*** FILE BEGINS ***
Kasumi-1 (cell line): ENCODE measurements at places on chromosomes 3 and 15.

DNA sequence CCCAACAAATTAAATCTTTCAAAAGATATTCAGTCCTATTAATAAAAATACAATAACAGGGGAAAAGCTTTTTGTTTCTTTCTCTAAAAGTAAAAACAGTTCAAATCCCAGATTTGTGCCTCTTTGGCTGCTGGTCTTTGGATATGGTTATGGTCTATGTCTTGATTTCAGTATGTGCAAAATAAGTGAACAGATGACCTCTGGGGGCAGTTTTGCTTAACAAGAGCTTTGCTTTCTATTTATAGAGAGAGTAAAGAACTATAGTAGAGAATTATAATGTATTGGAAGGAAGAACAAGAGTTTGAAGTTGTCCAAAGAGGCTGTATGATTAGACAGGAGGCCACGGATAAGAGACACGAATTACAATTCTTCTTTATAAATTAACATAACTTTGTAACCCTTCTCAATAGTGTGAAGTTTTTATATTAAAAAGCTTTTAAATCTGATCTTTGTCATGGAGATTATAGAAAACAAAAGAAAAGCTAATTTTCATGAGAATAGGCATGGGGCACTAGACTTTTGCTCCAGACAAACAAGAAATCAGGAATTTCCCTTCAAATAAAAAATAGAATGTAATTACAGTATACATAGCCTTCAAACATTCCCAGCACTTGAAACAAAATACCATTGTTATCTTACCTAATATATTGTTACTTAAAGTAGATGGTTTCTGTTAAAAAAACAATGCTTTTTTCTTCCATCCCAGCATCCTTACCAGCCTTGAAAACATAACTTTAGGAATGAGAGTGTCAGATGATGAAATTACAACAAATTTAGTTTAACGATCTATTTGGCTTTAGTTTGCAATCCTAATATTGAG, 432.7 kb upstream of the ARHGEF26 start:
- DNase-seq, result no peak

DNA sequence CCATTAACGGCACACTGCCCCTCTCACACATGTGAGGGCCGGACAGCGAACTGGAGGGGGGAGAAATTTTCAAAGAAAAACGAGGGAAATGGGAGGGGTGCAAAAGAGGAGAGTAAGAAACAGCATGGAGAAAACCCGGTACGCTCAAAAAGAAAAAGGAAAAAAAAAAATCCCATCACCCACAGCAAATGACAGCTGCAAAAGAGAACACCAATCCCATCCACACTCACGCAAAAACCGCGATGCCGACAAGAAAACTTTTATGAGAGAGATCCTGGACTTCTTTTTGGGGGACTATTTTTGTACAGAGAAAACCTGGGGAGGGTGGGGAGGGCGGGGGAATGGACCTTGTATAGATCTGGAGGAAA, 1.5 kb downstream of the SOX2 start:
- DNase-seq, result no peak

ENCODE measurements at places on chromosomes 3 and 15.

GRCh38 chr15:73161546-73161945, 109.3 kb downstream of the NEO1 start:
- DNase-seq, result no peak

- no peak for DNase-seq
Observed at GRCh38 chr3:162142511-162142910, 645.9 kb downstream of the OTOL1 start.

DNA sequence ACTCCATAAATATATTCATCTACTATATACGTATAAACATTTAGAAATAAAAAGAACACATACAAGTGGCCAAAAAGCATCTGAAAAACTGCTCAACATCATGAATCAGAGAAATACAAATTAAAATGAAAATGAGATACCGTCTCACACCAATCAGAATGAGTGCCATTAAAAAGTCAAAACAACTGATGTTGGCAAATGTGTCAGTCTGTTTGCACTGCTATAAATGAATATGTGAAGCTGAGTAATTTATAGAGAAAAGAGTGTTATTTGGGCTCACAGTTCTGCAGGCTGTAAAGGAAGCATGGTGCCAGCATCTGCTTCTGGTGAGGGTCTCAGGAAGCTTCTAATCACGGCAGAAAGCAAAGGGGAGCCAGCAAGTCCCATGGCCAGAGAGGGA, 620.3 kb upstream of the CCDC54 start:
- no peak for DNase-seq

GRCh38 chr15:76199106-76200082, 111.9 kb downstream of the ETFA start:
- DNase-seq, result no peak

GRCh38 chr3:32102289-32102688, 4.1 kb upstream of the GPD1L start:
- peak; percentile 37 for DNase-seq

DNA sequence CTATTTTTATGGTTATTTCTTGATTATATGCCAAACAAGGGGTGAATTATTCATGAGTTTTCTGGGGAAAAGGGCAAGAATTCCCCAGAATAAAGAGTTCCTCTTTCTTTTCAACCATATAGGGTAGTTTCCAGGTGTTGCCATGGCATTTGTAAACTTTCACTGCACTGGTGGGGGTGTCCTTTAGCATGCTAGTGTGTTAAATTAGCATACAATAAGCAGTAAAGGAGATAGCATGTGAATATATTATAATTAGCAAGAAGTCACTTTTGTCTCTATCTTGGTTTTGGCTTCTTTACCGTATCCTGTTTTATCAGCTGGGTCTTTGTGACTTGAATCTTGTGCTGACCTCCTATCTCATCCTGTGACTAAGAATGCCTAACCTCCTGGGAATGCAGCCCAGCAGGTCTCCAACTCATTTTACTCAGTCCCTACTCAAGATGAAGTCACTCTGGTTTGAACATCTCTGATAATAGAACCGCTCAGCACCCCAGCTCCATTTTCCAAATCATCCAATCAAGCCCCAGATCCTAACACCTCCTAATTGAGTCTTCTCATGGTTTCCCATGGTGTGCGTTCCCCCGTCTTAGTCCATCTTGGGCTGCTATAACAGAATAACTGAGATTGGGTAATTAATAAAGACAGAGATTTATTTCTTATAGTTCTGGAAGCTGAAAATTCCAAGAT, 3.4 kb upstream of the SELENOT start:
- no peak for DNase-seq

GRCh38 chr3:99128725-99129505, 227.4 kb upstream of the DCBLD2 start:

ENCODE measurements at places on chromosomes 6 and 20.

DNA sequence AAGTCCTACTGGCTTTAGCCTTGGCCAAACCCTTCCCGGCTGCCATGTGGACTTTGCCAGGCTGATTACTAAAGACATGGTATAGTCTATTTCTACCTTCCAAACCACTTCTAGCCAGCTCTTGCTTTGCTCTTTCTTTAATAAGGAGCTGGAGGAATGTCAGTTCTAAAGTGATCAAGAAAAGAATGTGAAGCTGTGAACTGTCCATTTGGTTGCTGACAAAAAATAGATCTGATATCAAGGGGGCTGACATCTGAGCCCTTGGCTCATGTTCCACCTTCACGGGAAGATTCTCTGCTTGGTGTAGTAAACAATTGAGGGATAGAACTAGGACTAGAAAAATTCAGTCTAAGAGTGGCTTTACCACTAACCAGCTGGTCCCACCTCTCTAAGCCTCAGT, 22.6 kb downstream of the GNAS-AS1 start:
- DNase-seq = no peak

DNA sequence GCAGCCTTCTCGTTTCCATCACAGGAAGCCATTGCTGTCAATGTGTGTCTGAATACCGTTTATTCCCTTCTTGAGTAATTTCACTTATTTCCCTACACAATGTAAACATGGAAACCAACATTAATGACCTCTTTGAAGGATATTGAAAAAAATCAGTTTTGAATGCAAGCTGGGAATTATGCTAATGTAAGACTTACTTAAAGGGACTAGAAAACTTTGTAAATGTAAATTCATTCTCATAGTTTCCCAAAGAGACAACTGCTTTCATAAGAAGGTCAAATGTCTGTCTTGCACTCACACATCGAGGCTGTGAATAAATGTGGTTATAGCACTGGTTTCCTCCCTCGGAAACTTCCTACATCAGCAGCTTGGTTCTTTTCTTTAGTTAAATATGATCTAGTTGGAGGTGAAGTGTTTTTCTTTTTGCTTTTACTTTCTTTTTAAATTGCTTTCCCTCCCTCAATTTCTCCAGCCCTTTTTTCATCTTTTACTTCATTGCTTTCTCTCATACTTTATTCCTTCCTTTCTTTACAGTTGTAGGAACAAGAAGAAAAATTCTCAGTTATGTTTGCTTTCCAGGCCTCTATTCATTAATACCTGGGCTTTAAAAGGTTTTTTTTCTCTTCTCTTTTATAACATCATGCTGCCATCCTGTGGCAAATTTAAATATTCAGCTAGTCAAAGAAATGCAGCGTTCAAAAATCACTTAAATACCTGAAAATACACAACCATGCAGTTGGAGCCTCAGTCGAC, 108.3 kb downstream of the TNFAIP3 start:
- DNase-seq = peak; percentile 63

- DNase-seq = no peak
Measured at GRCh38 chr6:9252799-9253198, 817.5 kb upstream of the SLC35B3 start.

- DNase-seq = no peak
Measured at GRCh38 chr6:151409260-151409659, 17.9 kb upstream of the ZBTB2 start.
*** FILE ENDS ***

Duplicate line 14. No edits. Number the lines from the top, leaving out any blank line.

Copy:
- DNase-seq, result no peak